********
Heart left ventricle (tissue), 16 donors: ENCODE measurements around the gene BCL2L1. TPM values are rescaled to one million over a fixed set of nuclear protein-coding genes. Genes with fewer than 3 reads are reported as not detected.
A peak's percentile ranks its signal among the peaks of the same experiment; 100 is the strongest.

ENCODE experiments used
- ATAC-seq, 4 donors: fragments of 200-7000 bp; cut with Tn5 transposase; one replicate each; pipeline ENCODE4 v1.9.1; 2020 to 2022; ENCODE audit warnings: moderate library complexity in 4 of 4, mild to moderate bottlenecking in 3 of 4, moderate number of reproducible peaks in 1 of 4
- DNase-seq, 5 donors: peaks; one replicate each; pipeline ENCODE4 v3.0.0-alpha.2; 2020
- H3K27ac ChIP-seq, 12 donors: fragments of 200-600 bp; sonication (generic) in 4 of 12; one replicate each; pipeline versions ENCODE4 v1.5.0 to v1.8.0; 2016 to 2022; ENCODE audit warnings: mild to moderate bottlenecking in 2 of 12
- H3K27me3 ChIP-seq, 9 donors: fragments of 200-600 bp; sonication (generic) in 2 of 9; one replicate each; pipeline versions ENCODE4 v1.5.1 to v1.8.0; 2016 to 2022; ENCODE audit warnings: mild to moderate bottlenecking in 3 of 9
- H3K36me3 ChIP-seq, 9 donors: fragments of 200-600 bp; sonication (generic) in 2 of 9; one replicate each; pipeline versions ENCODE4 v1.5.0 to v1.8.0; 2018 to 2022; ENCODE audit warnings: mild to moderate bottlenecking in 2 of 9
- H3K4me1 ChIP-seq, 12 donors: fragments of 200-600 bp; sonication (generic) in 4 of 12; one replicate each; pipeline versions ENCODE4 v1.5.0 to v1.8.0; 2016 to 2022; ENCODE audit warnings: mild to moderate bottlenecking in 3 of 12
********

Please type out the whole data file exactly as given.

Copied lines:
Heart left ventricle (tissue), 16 donors: ENCODE measurements around the gene BCL2L1. TPM values are rescaled to one million over a fixed set of nuclear protein-coding genes. Genes with fewer than 3 reads are reported as not detected.
A peak's percentile ranks its signal among the peaks of the same experiment; 100 is the strongest.

ENCODE experiments used
- ATAC-seq, 4 donors: fragments of 200-7000 bp; cut with Tn5 transposase; one replicate each; pipeline ENCODE4 v1.9.1; 2020 to 2022; ENCODE audit warnings: moderate library complexity in 4 of 4, mild to moderate bottlenecking in 3 of 4, moderate number of reproducible peaks in 1 of 4
- DNase-seq, 5 donors: peaks; one replicate each; pipeline ENCODE4 v3.0.0-alpha.2; 2020
- H3K27ac ChIP-seq, 12 donors: fragments of 200-600 bp; sonication (generic) in 4 of 12; one replicate each; pipeline versions ENCODE4 v1.5.0 to v1.8.0; 2016 to 2022; ENCODE audit warnings: mild to moderate bottlenecking in 2 of 12
- H3K27me3 ChIP-seq, 9 donors: fragments of 200-600 bp; sonication (generic) in 2 of 9; one replicate each; pipeline versions ENCODE4 v1.5.1 to v1.8.0; 2016 to 2022; ENCODE audit warnings: mild to moderate bottlenecking in 3 of 9
- H3K36me3 ChIP-seq, 9 donors: fragments of 200-600 bp; sonication (generic) in 2 of 9; one replicate each; pipeline versions ENCODE4 v1.5.0 to v1.8.0; 2018 to 2022; ENCODE audit warnings: mild to moderate bottlenecking in 2 of 9
- H3K4me1 ChIP-seq, 12 donors: fragments of 200-600 bp; sonication (generic) in 4 of 12; one replicate each; pipeline versions ENCODE4 v1.5.0 to v1.8.0; 2016 to 2022; ENCODE audit warnings: mild to moderate bottlenecking in 3 of 12